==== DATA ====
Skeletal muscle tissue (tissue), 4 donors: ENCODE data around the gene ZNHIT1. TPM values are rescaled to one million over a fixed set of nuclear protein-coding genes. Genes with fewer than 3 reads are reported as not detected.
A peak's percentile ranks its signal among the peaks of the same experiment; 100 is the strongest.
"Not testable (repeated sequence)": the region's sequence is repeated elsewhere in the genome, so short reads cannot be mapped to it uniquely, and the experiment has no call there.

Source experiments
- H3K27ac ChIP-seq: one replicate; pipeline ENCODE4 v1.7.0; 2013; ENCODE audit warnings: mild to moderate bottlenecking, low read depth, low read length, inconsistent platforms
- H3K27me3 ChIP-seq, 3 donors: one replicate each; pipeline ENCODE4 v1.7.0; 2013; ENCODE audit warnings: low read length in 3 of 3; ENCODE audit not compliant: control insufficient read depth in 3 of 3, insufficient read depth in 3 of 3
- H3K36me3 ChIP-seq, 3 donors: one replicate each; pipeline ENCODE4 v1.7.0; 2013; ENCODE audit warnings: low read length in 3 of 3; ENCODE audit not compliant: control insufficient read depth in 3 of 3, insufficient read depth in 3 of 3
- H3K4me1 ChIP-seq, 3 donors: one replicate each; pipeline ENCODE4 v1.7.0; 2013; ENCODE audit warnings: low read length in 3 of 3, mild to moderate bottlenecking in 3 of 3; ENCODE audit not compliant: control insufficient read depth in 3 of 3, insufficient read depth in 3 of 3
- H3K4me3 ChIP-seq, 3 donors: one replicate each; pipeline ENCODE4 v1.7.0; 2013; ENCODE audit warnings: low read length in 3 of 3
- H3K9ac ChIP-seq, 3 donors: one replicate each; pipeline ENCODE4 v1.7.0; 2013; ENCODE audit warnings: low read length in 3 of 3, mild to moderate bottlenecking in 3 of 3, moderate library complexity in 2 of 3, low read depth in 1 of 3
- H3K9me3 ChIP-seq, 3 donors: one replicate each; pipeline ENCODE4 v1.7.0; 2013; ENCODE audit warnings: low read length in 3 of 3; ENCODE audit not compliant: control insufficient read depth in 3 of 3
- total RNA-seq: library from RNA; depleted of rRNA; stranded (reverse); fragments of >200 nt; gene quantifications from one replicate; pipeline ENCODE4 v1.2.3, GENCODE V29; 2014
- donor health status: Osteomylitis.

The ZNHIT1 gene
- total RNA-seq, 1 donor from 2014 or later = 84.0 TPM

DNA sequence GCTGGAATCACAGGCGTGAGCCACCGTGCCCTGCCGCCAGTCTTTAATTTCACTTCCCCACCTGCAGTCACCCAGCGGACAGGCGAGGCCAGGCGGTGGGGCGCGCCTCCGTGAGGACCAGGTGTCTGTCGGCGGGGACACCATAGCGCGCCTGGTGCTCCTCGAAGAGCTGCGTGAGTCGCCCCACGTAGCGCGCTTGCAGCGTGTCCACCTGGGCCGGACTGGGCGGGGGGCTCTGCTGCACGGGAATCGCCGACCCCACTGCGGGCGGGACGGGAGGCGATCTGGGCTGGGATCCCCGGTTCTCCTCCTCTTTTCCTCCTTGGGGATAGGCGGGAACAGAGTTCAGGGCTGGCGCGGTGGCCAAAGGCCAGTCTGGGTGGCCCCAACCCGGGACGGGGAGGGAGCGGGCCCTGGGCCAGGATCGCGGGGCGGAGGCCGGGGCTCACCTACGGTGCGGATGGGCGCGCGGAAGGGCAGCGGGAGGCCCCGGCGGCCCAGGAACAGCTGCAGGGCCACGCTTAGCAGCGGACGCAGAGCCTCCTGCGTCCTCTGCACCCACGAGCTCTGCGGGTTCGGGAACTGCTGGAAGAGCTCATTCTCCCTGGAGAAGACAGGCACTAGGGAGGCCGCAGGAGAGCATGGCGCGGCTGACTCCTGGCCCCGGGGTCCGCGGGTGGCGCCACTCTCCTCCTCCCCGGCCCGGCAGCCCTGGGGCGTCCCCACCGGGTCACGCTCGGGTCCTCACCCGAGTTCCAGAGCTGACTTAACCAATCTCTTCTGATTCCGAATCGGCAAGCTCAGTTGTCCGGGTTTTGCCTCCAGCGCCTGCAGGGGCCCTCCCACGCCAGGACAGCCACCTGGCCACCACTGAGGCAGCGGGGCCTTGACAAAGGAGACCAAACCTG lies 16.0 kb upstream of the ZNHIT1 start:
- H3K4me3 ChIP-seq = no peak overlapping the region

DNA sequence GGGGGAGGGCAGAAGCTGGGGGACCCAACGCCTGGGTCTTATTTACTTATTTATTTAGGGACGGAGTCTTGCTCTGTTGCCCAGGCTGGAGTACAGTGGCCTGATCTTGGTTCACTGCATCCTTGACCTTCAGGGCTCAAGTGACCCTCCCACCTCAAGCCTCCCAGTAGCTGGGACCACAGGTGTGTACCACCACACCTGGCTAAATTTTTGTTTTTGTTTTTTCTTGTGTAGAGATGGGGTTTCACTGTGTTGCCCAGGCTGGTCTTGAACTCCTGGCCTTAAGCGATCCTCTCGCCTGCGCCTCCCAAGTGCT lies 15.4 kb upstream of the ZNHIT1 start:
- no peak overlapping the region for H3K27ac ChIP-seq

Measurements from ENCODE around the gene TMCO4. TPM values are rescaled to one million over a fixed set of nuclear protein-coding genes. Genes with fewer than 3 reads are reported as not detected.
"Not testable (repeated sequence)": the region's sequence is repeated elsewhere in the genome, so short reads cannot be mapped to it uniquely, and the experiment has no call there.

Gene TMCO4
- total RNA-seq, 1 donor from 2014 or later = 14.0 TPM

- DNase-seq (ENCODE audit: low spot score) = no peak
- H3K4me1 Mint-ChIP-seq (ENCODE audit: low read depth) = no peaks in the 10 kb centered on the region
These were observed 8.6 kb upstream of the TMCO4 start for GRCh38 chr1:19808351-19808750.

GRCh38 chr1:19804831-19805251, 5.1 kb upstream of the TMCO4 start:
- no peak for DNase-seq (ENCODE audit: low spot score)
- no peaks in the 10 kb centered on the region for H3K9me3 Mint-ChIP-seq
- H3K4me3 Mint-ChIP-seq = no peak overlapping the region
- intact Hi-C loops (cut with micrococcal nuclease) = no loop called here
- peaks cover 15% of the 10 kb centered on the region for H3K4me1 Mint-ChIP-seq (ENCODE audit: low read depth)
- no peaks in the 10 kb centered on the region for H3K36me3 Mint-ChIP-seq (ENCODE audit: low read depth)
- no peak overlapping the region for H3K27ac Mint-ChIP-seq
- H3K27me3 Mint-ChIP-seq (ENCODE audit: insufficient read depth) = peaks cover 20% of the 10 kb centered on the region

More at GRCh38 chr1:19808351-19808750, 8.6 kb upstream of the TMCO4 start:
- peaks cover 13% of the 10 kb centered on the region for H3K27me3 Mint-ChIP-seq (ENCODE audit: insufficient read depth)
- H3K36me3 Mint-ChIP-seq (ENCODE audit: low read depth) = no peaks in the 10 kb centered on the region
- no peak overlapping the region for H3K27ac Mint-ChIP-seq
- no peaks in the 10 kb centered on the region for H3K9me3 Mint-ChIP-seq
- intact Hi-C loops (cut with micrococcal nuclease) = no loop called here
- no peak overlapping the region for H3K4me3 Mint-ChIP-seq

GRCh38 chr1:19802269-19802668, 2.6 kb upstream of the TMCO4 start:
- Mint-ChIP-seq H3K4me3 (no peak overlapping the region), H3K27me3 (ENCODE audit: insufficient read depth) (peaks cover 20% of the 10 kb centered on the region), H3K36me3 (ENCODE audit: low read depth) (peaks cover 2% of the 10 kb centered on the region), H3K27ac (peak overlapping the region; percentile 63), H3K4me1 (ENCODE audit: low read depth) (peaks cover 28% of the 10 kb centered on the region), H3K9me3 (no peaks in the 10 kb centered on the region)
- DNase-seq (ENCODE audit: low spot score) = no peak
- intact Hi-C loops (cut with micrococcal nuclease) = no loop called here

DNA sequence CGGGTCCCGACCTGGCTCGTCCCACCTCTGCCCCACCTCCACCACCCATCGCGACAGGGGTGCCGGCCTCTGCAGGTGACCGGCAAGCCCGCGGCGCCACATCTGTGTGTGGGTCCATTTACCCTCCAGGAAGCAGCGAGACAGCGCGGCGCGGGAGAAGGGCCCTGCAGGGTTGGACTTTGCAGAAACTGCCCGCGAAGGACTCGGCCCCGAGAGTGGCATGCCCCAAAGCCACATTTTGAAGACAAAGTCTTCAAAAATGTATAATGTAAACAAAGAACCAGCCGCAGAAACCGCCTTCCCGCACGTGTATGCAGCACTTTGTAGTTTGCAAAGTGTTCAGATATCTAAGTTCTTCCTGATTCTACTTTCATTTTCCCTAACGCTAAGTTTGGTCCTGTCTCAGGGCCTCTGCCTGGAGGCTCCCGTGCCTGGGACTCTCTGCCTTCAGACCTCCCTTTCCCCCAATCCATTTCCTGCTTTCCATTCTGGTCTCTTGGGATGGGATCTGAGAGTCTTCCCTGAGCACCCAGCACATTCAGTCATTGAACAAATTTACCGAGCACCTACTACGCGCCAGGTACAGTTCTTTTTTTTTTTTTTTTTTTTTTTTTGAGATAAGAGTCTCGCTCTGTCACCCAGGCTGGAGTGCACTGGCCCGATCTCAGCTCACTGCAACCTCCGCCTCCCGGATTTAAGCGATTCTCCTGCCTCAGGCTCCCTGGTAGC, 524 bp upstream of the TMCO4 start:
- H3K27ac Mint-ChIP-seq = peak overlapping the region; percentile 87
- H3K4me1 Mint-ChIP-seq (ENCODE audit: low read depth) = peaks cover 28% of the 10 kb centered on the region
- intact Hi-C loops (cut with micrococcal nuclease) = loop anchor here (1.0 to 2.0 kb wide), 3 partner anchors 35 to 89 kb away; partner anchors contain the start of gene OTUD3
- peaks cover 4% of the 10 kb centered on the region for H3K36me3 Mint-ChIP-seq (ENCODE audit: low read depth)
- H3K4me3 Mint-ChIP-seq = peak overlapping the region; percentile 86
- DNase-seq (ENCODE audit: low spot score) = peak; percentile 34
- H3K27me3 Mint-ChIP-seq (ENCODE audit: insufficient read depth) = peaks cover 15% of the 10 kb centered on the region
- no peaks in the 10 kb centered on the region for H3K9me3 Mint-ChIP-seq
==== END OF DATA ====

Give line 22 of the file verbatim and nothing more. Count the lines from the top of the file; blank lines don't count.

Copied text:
Gene TMCO4